WASHINGTON — Fewer Metro trains and other rail vehicles are blowing through red signals this year than any time since at least 2012, data provided to WTOP suggests.
The Federal Transit Administration said Metro has reported five red signal violations so far this year, half as many as at this point last year. Two of this year’s violations were in rail yards, while three operators passed stop signals on main line tracks.
The three incidents on main line tracks were Jan. 18, Jan. 31 and Apr. 1. The two reported rail yard violations were also in the first quarter of the year. In May, the FTA warned that the number of violations was getting worse this year, not better, despite repeated warnings.
With no reported red signal violations since the first part of the year, the average number of incidents has dropped below one per month in a calendar year for the first time since 2013 when Metro reported 11 violations. At this time last year, Metro was averaging about 1.4 per month, the same rate as 2012.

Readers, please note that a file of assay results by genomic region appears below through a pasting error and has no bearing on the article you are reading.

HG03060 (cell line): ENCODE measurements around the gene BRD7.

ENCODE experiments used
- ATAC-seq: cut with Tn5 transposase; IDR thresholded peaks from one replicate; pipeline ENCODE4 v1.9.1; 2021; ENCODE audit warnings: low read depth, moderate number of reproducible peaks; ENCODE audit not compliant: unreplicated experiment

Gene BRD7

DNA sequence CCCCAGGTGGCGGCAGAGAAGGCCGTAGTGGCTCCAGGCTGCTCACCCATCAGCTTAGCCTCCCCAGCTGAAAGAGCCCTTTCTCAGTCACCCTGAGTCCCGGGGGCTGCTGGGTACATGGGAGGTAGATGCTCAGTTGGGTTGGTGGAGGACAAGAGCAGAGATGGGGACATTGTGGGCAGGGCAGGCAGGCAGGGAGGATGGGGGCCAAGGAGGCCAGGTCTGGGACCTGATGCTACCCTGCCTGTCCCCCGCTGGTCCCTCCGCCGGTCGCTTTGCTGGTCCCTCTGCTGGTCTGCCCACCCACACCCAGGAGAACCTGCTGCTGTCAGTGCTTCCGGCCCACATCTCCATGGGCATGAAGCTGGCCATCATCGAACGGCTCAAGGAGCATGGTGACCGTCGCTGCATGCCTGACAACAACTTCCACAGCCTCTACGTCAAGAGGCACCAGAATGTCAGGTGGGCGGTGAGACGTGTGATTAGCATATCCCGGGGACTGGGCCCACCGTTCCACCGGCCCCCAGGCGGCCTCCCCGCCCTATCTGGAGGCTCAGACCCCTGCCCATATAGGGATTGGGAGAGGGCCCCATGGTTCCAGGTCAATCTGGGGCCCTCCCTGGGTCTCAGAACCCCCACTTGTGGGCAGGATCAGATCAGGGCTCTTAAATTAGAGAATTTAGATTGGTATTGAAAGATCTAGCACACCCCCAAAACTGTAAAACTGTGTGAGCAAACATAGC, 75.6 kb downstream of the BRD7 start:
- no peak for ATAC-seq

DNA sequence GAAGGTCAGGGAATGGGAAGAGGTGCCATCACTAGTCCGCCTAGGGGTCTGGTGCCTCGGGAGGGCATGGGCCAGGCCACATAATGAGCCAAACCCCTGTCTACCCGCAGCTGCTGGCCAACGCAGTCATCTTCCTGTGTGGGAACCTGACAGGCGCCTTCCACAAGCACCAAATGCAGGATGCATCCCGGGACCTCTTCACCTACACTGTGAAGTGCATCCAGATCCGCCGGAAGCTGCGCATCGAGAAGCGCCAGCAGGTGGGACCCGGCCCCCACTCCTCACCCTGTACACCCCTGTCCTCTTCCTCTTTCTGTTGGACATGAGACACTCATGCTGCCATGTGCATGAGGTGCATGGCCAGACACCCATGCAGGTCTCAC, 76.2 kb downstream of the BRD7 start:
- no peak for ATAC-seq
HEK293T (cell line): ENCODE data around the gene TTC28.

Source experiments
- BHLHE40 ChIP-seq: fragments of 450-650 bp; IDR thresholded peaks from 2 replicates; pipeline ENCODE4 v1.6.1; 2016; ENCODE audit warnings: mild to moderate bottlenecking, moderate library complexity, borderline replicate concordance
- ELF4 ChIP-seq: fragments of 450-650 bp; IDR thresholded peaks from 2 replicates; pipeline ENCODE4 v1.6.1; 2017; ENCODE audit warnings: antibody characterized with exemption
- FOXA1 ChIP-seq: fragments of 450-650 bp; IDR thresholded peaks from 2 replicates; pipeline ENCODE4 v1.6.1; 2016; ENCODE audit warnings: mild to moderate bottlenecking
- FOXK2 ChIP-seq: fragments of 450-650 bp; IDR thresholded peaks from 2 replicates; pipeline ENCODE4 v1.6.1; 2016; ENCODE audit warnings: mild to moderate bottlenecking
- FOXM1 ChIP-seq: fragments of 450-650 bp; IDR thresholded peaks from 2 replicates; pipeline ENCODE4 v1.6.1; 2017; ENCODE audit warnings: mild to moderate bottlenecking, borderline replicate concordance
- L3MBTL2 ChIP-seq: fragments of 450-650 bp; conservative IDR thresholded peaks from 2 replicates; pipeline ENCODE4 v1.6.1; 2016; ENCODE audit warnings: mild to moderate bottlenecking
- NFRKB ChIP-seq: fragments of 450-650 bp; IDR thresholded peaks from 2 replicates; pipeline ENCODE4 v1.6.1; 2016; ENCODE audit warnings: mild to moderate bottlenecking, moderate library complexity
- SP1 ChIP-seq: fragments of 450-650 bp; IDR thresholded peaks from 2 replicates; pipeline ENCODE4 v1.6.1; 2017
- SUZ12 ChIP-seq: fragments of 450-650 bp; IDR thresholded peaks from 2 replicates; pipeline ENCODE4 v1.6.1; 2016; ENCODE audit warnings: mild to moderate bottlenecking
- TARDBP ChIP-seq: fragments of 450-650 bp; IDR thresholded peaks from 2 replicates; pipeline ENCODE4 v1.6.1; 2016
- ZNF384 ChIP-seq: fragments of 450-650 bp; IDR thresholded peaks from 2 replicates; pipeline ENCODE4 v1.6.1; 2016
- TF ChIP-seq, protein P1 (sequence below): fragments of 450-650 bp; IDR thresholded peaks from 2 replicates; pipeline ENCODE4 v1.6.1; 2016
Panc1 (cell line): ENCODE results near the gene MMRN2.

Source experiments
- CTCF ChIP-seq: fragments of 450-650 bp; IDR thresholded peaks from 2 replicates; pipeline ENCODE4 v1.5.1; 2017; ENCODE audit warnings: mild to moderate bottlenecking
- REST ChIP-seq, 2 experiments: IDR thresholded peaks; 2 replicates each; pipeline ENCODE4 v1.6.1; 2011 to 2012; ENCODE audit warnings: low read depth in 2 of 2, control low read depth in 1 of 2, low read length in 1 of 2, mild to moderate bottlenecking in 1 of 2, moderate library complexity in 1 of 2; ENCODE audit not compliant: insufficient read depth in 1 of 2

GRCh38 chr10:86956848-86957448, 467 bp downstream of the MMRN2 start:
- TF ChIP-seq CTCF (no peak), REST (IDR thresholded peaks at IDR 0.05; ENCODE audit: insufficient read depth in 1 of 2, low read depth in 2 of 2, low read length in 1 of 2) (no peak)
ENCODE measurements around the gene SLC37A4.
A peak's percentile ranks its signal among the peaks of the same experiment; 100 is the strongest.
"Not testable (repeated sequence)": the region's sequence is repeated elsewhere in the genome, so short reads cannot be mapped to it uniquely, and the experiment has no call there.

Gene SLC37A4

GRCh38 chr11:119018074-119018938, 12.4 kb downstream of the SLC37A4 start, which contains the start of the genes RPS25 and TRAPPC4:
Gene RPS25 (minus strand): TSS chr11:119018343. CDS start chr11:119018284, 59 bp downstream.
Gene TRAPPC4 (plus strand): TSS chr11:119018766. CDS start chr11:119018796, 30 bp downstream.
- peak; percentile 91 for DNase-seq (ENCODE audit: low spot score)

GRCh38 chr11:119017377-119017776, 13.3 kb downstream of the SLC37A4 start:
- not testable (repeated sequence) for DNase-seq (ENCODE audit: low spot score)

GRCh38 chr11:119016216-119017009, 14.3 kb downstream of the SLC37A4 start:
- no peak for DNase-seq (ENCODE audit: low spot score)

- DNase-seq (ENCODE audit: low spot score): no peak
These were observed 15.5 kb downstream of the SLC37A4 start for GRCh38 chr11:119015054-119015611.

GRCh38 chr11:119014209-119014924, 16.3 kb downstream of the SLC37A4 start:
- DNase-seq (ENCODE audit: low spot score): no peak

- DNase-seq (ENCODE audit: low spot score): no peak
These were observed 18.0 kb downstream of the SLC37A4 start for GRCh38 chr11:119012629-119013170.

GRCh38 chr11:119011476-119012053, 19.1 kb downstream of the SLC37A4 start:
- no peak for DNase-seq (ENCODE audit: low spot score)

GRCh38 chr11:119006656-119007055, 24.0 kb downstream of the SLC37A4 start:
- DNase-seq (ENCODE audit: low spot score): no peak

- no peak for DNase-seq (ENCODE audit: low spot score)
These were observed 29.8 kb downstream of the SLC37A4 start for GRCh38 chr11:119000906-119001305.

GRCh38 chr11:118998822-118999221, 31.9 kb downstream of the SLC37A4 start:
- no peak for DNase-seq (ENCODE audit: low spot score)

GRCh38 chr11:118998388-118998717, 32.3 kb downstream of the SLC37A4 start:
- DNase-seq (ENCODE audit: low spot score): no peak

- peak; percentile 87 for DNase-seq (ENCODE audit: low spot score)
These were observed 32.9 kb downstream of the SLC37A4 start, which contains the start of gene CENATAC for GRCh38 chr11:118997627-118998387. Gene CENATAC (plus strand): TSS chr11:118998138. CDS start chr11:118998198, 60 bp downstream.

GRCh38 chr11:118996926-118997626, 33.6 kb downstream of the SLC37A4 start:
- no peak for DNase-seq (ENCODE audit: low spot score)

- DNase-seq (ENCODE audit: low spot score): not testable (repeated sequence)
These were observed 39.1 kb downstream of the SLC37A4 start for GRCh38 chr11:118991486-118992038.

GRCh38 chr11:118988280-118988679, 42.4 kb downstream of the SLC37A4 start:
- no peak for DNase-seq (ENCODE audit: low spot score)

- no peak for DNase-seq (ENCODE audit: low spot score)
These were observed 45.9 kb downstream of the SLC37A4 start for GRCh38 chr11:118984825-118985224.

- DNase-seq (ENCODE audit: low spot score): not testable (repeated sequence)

The FTA just approved three additional corrective action plans aimed at reducing the number of dangerous red light violations. Eight other corrective action plans were approved earlier this year.
In the past, trains that have passed red signals have risked head-on collisions, derailments or running over workers on the tracks.
Metro has run fewer trains this year than in the past due to hours and service reductions and 24/7 work zones.